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Collection: Early Childhood

purple arrowPreparing the Preschool Computer Environment

REFERENCE: Staff. (1993). "Preparing the Preschool Computer Environment." ACCTive Technology, 8 (1), 1, 3, 4-6. [Originally published as a chapter in Building ACTTive futures: ACTT's Curriculum Guide for Young Children and Technology. ]

Description of article:

: The authors stress the importance of the learning environment in ensuring a child's success in developing skills on the computer, including aspects such as:

More specifically, for the preschool child with special needs, the Building Active Futures program uses a problem-solving approach to stimulate general thinking skills. In designing the ideal environment so that the child discovers ideas and develops theories on his own, it is recommended:

Practice: Problem-solving strategies and teaching techniques are presented, and the benefits of computer and computer-related activities are discussed regarding the following points:

Physical Considerations: Numerous aspects of environmental design are important to consider when setting up the computer center. For example, adjust the height and angle of the monitor, making special adjustments for the child in a wheelchair or adaptive seating device.

Accessibility: It is important to view the computer as another classroom learning tool; its use should not be based on reward or punishment, but as an integral part of the curriculum.

Physical Design and Support Materials:
Provide an interesting and approachable environment for children in a defined area in the classroom. Choose support materials which will contribute to the transfer of concepts into different dimensions and environments. Suggestions include:

Ways to Introduce the Computer Center: Children need to share the responsibility for generating and keeping the rules; working in small groups encourages peer cooperation.

Organizational Patterns: Using the computer in group situations makes most effective use of computer time, but also requires a great amount of initial planning. Curriculum objectives to facilitate using the computer include:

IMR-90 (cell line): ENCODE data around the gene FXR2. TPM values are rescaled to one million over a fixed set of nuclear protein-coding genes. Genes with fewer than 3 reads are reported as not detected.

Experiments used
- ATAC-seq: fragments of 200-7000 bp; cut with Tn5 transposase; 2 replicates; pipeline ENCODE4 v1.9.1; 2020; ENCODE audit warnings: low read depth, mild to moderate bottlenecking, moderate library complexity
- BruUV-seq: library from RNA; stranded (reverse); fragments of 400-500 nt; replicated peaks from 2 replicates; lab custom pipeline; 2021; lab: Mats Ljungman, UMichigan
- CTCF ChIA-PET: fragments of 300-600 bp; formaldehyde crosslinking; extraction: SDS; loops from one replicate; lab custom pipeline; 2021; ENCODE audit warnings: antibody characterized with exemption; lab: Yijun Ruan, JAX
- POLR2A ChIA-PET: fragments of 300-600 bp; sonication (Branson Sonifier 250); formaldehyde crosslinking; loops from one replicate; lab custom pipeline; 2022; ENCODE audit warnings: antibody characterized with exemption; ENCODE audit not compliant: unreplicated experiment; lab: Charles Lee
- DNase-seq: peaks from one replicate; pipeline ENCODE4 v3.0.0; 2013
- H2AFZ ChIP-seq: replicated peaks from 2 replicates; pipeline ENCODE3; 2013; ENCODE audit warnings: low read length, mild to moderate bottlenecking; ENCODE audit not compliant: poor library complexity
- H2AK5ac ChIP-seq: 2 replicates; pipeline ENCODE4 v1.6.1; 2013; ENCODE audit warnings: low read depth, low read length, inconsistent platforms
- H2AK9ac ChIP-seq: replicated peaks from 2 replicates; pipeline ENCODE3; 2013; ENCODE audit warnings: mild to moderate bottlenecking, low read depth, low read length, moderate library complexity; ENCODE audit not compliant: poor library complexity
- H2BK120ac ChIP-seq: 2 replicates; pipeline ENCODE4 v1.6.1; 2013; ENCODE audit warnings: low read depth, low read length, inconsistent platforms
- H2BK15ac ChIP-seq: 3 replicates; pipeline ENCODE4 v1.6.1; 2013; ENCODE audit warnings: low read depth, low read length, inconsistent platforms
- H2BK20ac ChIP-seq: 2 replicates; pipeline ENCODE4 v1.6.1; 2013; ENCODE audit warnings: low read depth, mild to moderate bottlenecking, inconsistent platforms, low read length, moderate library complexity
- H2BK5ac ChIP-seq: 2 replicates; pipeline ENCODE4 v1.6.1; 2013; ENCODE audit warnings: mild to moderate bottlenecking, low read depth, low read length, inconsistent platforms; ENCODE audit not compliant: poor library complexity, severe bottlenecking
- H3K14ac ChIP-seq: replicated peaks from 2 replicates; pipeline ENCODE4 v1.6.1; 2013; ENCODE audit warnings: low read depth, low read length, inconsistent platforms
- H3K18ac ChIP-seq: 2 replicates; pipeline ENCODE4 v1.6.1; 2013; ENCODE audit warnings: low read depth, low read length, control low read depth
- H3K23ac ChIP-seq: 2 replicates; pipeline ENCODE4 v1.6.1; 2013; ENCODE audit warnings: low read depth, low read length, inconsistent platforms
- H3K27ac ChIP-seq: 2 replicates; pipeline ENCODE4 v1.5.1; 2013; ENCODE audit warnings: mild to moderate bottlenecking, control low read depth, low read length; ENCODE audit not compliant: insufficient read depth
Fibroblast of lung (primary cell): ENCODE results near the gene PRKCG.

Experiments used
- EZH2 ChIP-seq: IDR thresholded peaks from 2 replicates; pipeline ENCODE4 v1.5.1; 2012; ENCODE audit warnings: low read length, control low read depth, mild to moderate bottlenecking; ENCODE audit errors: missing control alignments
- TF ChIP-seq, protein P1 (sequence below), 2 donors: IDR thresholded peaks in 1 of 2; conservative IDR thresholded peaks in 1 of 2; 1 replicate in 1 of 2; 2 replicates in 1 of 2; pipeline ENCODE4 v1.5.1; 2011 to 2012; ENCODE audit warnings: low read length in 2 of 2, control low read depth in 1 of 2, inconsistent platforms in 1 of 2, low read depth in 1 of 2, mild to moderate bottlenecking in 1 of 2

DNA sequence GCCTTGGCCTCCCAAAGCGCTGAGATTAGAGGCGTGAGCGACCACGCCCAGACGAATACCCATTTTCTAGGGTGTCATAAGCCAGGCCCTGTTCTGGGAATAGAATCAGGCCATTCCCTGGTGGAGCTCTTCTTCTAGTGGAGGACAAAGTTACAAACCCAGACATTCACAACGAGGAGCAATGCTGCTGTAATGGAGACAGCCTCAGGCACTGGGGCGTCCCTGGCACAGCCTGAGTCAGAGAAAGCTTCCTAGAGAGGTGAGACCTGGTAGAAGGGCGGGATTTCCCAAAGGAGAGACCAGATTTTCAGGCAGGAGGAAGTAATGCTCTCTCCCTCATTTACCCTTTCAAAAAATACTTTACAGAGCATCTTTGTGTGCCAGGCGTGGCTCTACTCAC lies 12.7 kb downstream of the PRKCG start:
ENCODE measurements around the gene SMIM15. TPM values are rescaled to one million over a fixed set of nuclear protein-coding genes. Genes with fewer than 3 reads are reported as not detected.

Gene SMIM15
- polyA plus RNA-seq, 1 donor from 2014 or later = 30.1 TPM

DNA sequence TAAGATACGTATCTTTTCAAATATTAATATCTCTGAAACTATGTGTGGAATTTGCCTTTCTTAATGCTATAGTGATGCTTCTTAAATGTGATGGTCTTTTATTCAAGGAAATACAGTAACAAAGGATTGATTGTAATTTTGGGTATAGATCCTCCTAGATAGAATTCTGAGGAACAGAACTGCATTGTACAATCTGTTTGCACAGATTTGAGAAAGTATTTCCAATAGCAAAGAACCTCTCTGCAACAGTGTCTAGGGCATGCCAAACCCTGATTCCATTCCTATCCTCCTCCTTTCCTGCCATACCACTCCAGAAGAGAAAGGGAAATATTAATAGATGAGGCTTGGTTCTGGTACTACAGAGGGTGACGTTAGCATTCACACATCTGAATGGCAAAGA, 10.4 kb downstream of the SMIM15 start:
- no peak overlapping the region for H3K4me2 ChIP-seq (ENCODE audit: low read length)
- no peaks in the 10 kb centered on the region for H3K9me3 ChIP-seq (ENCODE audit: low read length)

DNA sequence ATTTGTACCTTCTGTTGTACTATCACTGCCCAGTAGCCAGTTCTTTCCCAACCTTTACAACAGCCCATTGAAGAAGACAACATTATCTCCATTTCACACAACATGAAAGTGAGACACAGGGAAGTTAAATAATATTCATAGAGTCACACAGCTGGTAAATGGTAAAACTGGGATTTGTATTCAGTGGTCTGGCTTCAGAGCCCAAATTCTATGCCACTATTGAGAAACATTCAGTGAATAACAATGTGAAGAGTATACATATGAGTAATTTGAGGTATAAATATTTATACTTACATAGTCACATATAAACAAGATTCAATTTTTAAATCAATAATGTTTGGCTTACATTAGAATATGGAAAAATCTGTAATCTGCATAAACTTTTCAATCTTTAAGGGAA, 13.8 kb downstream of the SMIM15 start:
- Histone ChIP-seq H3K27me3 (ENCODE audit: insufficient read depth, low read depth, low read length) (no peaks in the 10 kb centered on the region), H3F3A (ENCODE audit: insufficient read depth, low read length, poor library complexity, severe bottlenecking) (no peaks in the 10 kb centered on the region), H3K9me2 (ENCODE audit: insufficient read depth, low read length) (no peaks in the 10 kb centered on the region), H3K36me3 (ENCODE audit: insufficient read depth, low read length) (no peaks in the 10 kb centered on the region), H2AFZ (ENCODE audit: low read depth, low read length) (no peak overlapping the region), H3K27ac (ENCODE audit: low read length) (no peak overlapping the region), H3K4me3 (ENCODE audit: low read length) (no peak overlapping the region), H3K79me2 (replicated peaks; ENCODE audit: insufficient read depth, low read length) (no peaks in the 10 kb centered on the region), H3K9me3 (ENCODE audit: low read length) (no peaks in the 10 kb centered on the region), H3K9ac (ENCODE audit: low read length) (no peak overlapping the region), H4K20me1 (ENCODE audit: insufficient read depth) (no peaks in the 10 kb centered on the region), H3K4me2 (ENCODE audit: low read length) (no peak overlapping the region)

Problem Solving Strategies and Teaching Techniques: Problem solving strategies and teaching techniques include:

Computer and Computer-Related Activities; Computer and computer-related activities can be developed which encourage the transfer and generalization of skills and concepts to other areas of the curriculum. For example, children with multiple disabilities who are candidates for alternate input or switch control can learn to use a switch with battery-operated toys. Such activities facilitate movement to computer activities and offer an opportunity for instant success. The child can make a successful transition, for example, from a switch operated toy to a program that responds to a single switch or any key press.


The authors conclude that while the integration of computers in the pre-school classroom is challenging, the results of creative efforts are rewarding. They also suggest that many of the activities currently in use will probably adapt easily to the computer.

CONTACT(S): ACTTive Technology, Project ACTT, Western Illinois University, Macomb, IL 61455

Macomb Projects, under the direction of Patricia Hutiner, Ed.D., professor of Early Childhood in the Department of Elementary Education/Reading at Western Illinois University, 27 Horrabin Hall, WIU, Macomb, IL 61455. (309) 298-1634

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This material was developed by the National Center to Improve Practice (NCIP), located at Education Development Center, Inc. in Newton, Massachusetts.  NCIP was funded by the U.S. Department of Education, Office of Special Education Programs from October 1, 1992 - September 30, 1998, Grant #H180N20013.  Permission is granted to copy and disseminate this information.  If you do so, please cite NCIP.   Contents do not necessarily reflect the views or policies of the Department of Education, nor does mention of trade names, commercial products, or organizations imply endorsement by NCIP, EDC, or the U.S. Government.  This site was last updated in September 1998. 

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